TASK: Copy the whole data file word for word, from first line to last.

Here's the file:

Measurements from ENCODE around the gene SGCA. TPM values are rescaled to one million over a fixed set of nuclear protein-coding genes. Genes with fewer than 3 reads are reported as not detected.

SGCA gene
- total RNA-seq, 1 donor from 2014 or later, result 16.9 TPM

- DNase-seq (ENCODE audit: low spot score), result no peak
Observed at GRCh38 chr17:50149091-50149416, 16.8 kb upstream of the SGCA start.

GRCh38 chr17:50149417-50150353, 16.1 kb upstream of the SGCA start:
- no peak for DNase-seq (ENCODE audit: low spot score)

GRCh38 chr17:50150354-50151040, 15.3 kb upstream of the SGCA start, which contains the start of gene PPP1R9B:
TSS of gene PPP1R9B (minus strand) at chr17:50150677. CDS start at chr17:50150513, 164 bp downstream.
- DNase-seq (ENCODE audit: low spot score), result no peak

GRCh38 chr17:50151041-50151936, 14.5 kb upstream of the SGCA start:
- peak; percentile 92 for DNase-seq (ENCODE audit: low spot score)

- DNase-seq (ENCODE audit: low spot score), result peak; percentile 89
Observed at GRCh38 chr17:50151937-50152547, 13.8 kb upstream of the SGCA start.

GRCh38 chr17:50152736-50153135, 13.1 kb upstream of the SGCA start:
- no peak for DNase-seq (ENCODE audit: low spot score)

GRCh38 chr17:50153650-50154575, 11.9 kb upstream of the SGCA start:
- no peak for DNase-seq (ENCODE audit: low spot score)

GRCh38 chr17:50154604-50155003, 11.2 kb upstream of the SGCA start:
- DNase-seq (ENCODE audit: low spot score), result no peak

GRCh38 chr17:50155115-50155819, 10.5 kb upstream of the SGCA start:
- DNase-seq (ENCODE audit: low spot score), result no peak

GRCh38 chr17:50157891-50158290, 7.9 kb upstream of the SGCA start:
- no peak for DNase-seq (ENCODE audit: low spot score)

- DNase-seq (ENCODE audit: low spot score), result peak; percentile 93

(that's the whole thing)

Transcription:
Measurements from ENCODE around the gene SGCA. TPM values are rescaled to one million over a fixed set of nuclear protein-coding genes. Genes with fewer than 3 reads are reported as not detected.

SGCA gene
- total RNA-seq, 1 donor from 2014 or later, result 16.9 TPM

- DNase-seq (ENCODE audit: low spot score), result no peak
Observed at GRCh38 chr17:50149091-50149416, 16.8 kb upstream of the SGCA start.

GRCh38 chr17:50149417-50150353, 16.1 kb upstream of the SGCA start:
- no peak for DNase-seq (ENCODE audit: low spot score)

GRCh38 chr17:50150354-50151040, 15.3 kb upstream of the SGCA start, which contains the start of gene PPP1R9B:
TSS of gene PPP1R9B (minus strand) at chr17:50150677. CDS start at chr17:50150513, 164 bp downstream.
- DNase-seq (ENCODE audit: low spot score), result no peak

GRCh38 chr17:50151041-50151936, 14.5 kb upstream of the SGCA start:
- peak; percentile 92 for DNase-seq (ENCODE audit: low spot score)

- DNase-seq (ENCODE audit: low spot score), result peak; percentile 89
Observed at GRCh38 chr17:50151937-50152547, 13.8 kb upstream of the SGCA start.

GRCh38 chr17:50152736-50153135, 13.1 kb upstream of the SGCA start:
- no peak for DNase-seq (ENCODE audit: low spot score)

GRCh38 chr17:50153650-50154575, 11.9 kb upstream of the SGCA start:
- no peak for DNase-seq (ENCODE audit: low spot score)

GRCh38 chr17:50154604-50155003, 11.2 kb upstream of the SGCA start:
- DNase-seq (ENCODE audit: low spot score), result no peak

GRCh38 chr17:50155115-50155819, 10.5 kb upstream of the SGCA start:
- DNase-seq (ENCODE audit: low spot score), result no peak

GRCh38 chr17:50157891-50158290, 7.9 kb upstream of the SGCA start:
- no peak for DNase-seq (ENCODE audit: low spot score)

- DNase-seq (ENCODE audit: low spot score), result peak; percentile 93